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Electronic voting (also known as e-voting) is a term encompassing several different types of voting, embracing both electronic means of casting a vote and electronic means of counting votes. Electronic voting technology can include punched cards, optical scan voting systems and specialized voting kiosks (including self-contained direct-recording electronic voting systems, or DRE). It can also involve transmission of ballots and votes via telephones, private computer networks, or the Internet. Electronic voting technology can speed the counting of ballots and can provide improved accessibility for disabled voters. However, there has been contention, especially in the United States, that electronic voting, especially DRE voting, could facilitate electoral fraud.
A candidate must receive an absolute majority of electoral votes (currently 270) to win the Presidency. If no candidate receives a majority in the election for President, or Vice President, that election is determined via a contingency procedure in the Twelfth Amendment, which is explained in detail below.
It is possible to win the election by winning eleven states and disregarding the rest of the country. If one ticket were to take California (55 votes), Texas (34), New York (31), Florida (27), Illinois (21), Pennsylvania (21), Ohio (20), Michigan (17), Georgia (15), New Jersey (15), and North Carolina (15), that ticket would have 271 votes, which would be enough to win. In the close elections of 2000 and 2004, these eleven states gave 111 votes to Republican candidate George W. Bush and 160 votes to Democratic candidates Al Gore and John Kerry. In 2008, the Democratic candidate Barack Obama won nine of these eleven states (for 222 electoral votes), with Republican John McCain taking a combined 49 electoral votes from Texas and Georgia.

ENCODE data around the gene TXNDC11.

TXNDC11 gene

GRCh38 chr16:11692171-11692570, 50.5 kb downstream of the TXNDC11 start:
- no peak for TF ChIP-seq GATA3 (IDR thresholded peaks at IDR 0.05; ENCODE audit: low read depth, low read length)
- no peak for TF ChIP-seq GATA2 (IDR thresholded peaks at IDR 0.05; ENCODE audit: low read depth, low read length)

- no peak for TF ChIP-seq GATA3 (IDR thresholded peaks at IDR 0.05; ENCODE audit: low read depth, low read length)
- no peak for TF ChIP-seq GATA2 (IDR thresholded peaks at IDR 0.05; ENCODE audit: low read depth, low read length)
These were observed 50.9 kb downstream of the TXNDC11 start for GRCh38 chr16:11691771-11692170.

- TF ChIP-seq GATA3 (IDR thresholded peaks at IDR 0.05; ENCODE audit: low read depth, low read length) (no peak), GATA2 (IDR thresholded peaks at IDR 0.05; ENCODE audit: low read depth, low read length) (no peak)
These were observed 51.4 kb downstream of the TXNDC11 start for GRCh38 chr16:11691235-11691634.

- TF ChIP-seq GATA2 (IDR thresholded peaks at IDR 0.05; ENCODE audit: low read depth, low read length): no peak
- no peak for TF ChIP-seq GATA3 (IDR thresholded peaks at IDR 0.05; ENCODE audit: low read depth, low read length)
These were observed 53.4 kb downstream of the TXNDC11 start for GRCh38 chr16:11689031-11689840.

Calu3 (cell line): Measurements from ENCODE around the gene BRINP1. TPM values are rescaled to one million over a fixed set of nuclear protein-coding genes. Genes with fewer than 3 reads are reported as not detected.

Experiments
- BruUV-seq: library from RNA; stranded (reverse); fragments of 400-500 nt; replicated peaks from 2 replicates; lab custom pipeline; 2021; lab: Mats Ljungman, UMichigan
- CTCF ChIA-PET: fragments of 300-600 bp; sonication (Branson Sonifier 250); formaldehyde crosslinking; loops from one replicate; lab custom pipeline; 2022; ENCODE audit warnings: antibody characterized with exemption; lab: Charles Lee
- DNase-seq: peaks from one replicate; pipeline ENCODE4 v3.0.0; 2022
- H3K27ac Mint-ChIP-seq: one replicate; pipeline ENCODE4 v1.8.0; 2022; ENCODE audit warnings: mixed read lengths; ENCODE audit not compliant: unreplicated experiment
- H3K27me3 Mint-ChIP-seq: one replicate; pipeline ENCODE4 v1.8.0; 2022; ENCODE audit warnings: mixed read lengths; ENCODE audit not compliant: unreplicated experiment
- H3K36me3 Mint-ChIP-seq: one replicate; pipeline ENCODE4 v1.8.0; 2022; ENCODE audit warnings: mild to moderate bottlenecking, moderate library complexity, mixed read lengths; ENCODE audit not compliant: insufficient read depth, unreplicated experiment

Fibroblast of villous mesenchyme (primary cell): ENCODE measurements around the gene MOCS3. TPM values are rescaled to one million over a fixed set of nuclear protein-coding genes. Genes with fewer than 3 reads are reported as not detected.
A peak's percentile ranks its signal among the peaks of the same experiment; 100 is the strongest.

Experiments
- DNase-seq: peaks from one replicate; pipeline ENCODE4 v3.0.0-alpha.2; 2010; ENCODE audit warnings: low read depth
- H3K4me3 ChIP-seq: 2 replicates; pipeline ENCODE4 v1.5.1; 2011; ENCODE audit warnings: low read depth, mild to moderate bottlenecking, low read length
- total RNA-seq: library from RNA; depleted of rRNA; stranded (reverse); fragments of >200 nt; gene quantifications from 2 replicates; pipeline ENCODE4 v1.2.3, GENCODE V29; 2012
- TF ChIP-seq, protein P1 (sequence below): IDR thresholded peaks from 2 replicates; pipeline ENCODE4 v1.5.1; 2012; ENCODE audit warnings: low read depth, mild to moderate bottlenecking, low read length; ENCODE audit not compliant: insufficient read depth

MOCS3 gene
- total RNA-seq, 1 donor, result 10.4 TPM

A supercomputer is a computer that is at the frontline of current processing capacity, particularly speed of calculation.
Modern video game consoles in particular use SIMD extensively and this is the basis for some manufacturers' claim that their game machines are themselves supercomputers. Indeed, some graphics cards have the computing power of several TeraFLOPS. The applications to which this power can be applied was limited by the special-purpose nature of early video processing. As video processing has become more sophisticated, graphics processing units (GPUs) have evolved to become more useful as general-purpose vector processors, and an entire computer science sub-discipline has arisen to exploit this capability: General-Purpose Computing on Graphics Processing Units (GPGPU).